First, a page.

Global Warming to Affect Transport

A National Research Council report released Tuesday states that America’s transportation infrastructure is at risk due to the effects of global warming. Severe weather and rising water levels will impact roadways, railroads, and airports. The report recommends cooperative efforts in transportation planning between federal, state, and local agencies, inventory and retrofit of critical infrastructure, and consideration of potential impacts of climate change on all future transportation projects.

Climate change will affect transportation primarily through increases in several types of weather and climate extremes. Climate warming over the next 50 to 100 years will be manifested by increases in very hot days and heat waves, increases in Arctic temperatures, rising sea levels coupled with storm surges and land subsidence, more frequent intense precipitation events, and increases in the intensity of strong hurricanes. The impacts will vary by mode of transportation and region of the country, but they will be widespread and costly in both human and economic terms and will require significant changes in the planning, design, construction, operation, and maintenance of transportation systems.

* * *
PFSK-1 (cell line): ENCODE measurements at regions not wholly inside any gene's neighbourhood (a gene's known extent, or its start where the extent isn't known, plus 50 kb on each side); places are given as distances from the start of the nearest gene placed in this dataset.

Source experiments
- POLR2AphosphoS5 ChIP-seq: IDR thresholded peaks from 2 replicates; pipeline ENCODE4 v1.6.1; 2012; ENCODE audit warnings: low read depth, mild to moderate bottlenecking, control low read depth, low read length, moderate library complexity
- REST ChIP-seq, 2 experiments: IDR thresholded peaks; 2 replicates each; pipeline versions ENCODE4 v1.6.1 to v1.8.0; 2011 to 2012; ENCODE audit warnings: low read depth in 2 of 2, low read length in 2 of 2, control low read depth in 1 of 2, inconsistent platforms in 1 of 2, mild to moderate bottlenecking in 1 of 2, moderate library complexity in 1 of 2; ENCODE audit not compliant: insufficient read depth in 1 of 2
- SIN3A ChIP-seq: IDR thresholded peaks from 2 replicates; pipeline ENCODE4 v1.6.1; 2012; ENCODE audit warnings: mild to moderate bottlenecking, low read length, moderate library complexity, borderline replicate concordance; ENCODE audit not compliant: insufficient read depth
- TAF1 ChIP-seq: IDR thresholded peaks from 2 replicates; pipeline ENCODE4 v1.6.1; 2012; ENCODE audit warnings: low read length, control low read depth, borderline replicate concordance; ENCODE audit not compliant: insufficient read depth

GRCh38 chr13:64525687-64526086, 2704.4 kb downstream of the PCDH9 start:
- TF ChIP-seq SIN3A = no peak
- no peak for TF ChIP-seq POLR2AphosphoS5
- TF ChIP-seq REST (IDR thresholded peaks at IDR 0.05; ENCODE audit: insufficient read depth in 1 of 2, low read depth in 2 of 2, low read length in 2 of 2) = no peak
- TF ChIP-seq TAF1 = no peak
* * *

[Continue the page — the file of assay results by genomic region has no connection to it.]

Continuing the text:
The past several decades of historical regional climate patterns commonly used by transportation planners to guide their operations and investments may no longer be a reliable guide for future plans. In particular, future climate will include new classes (in terms of magnitude and frequency) of weather and climate extremes, such as record rainfall and record heat waves, not experienced in modern times as human-induced changes are superimposed on the natural variability of the climate.

Decisions transportation professionals take today, particularly those related to the redesign and retrofitting of existing transportation infrastructure or the location and design of new infrastructure, will affect how well the system adapts to climate change far into the future.

Some specific areas of concern mentioned in the report include:

– More heat waves, requiring load limits at hot-weather or high-altitude airports and causing thermal expansion of bridge joints and rail track deformities.

– Rising sea levels and storm surges flooding coastal roadways, forcing evacuations, inundating airports and rail lines, flooding tunnels and eroding bridge bases.

– More rainstorms, delaying air and ground traffic, flooding tunnels and railways, and eroding road, bridge and pipeline supports.

– More frequent strong hurricanes, disrupting air and shipping service, blowing debris onto roads and damaging buildings.

This report is a collaborative effort between the Transportation Research Board and the Division on Earth and Life Studies of the National Research Council. The sponsors of this report are the Transportation Research Board, National Cooperative Highway Research Program, U.S. Department of Transportation, Transit Cooperative Research Program, U.S. Environmental Protection Agency, and the U.S. Army Corps of Engineers.

Read the report summary; or

Read the full report.

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